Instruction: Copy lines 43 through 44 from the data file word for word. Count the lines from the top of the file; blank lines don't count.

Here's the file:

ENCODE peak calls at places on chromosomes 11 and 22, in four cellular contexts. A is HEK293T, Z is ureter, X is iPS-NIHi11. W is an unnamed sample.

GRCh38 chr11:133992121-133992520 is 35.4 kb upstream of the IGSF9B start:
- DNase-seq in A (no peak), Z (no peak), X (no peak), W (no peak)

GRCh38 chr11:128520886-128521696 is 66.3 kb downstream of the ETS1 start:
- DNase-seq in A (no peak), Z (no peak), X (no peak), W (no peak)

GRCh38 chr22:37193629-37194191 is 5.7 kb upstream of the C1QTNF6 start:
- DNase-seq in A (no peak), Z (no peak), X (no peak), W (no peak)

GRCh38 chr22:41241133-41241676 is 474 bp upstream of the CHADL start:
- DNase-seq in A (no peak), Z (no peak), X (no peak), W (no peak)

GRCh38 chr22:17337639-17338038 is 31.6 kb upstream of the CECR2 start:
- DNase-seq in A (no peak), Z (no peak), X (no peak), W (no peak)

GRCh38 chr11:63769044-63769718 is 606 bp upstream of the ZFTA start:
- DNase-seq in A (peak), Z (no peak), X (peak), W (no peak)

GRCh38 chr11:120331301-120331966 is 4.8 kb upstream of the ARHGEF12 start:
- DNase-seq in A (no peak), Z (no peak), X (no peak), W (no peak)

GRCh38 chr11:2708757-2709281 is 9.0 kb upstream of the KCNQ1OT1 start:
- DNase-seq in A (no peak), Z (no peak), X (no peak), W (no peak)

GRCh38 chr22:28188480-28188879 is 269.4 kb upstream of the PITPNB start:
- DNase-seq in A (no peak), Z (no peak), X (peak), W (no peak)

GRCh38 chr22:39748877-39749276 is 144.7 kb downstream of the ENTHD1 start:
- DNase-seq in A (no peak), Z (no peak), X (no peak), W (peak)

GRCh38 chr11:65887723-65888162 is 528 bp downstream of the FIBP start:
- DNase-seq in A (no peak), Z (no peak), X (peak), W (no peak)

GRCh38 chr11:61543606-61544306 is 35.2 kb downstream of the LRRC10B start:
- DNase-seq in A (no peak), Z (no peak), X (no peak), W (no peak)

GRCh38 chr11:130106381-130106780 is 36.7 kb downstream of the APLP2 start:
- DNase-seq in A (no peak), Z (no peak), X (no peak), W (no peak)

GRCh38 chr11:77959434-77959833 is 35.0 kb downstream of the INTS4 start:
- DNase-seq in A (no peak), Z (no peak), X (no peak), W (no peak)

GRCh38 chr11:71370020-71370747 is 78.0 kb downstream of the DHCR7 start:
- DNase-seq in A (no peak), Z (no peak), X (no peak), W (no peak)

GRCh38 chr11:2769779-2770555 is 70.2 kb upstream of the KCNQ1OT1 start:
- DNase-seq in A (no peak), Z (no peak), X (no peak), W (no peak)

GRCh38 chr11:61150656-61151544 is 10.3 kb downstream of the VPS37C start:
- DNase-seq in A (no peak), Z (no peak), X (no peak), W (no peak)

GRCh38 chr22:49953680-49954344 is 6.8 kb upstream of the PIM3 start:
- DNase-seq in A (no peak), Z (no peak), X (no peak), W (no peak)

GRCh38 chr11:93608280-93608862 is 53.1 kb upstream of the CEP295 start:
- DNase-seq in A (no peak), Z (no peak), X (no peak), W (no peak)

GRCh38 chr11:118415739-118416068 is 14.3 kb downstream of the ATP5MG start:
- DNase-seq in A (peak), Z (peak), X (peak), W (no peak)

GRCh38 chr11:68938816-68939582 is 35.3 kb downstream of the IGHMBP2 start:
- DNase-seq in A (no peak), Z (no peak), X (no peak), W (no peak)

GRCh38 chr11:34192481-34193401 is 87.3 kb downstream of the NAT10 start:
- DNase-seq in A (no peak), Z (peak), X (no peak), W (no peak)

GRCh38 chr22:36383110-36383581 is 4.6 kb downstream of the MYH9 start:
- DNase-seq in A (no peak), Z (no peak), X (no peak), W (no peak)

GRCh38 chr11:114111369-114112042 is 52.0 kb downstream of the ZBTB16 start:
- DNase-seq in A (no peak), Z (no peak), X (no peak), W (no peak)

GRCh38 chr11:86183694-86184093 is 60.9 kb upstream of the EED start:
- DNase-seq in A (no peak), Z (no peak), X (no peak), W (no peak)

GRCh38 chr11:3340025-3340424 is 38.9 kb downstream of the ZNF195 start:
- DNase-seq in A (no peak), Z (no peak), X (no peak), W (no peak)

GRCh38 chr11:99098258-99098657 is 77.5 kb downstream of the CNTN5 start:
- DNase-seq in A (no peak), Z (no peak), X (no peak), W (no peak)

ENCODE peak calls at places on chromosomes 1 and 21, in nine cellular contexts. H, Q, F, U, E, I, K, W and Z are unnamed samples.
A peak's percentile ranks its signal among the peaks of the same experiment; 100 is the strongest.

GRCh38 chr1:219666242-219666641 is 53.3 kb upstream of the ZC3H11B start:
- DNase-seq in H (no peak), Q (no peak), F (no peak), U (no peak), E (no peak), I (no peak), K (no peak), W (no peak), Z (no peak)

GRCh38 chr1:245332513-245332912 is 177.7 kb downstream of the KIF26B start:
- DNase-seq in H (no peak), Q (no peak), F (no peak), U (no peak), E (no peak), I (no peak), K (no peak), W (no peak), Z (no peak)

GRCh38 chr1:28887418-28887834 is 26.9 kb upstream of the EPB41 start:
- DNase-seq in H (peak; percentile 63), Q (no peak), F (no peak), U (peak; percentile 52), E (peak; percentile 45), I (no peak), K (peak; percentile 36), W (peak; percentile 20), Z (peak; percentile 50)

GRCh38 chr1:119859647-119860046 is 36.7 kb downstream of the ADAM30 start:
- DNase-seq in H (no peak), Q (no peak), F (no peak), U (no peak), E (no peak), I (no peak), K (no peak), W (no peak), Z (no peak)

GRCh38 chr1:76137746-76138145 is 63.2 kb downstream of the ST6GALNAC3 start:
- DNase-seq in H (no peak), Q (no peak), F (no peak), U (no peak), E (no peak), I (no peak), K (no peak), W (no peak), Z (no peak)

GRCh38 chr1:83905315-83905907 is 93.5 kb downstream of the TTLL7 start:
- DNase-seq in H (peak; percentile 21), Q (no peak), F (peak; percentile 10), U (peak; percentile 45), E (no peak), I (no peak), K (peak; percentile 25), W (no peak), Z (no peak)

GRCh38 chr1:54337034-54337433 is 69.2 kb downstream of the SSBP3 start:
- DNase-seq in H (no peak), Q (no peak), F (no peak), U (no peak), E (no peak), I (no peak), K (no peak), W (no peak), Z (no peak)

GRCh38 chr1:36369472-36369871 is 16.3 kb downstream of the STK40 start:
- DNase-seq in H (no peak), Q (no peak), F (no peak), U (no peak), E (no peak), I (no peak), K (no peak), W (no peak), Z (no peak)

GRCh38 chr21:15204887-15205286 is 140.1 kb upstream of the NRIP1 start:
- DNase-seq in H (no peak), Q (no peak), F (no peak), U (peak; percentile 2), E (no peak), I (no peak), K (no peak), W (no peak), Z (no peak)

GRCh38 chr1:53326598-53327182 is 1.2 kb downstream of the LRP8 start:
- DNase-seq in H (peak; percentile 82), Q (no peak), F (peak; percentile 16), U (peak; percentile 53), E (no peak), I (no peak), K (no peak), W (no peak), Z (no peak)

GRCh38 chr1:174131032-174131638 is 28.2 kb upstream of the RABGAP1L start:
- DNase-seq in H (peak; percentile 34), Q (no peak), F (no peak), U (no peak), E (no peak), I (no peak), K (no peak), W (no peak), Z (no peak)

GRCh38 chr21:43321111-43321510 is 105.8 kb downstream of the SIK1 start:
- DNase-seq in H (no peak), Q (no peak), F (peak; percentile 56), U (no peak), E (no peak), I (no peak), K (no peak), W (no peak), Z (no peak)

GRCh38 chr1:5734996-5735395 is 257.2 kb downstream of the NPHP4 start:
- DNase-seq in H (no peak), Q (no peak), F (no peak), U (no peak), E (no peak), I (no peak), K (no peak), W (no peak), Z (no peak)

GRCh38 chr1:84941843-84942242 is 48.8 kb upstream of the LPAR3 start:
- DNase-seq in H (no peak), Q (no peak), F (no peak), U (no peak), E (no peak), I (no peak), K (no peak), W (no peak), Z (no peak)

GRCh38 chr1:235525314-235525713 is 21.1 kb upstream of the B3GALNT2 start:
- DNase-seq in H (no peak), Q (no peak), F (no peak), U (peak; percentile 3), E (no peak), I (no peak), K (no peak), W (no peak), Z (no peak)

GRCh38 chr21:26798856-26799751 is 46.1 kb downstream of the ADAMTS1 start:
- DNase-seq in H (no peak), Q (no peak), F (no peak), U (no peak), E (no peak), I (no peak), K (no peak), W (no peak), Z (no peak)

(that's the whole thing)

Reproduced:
- DNase-seq in A (no peak), Z (no peak), X (no peak), W (no peak)

GRCh38 chr11:34192481-34193401 is 87.3 kb downstream of the NAT10 start: